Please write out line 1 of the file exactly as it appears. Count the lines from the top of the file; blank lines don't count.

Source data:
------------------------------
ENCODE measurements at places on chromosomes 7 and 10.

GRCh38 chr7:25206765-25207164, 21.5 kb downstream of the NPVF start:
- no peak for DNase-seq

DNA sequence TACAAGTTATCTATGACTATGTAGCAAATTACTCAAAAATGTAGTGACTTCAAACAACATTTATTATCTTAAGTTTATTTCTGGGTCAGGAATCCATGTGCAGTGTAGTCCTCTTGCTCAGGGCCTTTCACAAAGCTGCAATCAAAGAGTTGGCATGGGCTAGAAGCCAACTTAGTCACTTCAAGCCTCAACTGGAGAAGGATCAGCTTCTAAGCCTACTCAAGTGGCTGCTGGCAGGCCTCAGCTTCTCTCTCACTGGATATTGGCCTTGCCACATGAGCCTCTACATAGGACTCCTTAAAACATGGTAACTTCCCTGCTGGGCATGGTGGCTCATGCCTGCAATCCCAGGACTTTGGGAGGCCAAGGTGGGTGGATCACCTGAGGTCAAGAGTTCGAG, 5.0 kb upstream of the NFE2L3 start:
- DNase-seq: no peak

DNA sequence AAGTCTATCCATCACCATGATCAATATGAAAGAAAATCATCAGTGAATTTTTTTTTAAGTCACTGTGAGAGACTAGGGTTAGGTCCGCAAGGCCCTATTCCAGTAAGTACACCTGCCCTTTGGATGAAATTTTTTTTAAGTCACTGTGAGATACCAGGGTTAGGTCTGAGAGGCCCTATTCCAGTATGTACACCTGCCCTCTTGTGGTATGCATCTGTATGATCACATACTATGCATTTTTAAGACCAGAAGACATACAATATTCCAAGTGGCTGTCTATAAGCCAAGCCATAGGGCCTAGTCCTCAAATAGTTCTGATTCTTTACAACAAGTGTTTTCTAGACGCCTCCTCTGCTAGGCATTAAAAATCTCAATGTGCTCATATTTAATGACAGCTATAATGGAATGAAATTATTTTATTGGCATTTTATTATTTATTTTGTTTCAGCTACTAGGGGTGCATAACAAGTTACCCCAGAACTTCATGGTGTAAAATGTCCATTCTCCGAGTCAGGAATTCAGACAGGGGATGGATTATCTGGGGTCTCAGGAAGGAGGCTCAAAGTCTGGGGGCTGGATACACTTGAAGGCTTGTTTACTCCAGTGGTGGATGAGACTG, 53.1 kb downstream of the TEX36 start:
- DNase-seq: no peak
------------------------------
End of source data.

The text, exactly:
ENCODE measurements at places on chromosomes 7 and 10.